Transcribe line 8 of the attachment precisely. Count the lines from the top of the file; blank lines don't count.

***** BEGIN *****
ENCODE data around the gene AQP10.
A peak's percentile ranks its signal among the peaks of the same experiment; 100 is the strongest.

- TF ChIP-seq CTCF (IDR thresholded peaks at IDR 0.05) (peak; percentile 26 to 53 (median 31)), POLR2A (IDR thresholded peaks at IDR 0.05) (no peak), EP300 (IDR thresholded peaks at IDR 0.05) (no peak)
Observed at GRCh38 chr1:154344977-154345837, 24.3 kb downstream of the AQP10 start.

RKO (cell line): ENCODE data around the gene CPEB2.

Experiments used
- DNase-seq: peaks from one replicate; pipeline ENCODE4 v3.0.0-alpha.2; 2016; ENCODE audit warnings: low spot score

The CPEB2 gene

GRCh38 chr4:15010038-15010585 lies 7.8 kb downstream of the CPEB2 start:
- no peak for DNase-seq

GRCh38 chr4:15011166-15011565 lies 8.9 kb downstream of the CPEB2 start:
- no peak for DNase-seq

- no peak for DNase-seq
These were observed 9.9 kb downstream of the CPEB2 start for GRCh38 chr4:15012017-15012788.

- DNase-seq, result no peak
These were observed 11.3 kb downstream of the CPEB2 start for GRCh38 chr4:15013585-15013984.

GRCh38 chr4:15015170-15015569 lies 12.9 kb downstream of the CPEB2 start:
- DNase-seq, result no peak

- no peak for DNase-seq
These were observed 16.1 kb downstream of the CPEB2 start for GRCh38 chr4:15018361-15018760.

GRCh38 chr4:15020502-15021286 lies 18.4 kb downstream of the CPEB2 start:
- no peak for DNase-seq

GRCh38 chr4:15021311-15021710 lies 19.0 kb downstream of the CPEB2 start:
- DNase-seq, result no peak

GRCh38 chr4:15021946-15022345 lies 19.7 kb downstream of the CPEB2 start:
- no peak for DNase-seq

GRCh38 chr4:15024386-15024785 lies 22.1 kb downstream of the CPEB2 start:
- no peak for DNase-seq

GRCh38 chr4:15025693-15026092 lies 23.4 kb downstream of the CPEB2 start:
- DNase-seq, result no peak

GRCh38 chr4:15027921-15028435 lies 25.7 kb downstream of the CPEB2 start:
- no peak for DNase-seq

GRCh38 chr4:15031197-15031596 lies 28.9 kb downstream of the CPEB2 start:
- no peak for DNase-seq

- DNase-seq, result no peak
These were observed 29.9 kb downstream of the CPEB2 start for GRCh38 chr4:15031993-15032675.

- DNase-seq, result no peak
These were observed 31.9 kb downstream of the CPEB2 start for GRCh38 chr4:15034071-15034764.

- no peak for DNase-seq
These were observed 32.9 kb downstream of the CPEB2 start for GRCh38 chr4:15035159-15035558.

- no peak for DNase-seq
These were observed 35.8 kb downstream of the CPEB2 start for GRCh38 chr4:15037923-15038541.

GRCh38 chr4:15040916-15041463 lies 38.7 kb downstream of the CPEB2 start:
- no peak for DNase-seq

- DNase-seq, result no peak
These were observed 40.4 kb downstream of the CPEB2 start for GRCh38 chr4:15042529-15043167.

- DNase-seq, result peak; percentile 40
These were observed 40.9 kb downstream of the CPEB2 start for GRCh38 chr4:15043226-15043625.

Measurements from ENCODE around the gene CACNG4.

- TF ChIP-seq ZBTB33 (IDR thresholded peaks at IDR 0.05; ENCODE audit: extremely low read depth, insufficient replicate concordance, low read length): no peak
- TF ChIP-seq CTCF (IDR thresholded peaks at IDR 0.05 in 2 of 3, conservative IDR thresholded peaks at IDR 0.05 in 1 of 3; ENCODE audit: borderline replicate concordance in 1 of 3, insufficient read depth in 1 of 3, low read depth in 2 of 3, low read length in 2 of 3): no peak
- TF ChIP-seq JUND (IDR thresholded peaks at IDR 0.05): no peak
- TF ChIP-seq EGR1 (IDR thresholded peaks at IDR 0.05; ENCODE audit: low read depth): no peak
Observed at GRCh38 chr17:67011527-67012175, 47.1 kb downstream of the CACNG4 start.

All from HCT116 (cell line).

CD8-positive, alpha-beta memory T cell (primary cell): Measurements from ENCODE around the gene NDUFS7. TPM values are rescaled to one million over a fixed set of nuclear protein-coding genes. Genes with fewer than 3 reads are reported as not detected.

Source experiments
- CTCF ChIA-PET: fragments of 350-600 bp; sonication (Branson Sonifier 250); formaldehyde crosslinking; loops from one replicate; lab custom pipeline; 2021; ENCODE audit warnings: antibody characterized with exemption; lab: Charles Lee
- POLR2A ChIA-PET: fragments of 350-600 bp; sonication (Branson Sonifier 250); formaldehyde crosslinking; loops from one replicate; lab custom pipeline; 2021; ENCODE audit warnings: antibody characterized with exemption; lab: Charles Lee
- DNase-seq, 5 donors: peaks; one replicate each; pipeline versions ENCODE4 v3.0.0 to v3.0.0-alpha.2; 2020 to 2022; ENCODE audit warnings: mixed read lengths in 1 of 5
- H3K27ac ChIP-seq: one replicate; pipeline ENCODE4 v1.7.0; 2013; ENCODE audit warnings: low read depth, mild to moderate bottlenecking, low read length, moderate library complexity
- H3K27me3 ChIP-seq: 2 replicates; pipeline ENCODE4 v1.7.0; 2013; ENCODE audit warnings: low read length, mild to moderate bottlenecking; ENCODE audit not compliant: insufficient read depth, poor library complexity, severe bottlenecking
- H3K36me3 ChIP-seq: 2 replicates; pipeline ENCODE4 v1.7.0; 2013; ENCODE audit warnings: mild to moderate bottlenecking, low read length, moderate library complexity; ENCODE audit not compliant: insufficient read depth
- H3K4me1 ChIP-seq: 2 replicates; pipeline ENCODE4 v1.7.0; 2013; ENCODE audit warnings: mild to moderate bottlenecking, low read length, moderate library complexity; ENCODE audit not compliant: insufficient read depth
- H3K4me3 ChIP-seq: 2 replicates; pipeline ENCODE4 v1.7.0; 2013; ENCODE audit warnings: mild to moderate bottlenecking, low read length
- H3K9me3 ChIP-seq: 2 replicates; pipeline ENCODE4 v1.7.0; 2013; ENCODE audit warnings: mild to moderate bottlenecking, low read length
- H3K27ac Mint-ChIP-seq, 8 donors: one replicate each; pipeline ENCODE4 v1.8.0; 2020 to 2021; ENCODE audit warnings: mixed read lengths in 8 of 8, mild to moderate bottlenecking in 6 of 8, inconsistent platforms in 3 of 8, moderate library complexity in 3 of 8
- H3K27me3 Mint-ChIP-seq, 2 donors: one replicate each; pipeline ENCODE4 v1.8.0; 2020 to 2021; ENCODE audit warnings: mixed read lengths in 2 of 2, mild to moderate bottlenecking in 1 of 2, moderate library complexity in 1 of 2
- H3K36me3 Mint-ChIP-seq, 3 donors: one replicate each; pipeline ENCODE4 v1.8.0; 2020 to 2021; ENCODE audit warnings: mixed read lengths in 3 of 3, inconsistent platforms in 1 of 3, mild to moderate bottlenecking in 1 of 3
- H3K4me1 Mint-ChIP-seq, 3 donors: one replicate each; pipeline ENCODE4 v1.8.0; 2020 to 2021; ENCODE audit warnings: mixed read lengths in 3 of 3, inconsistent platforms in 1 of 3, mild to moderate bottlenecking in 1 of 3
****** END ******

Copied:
The CPEB2 gene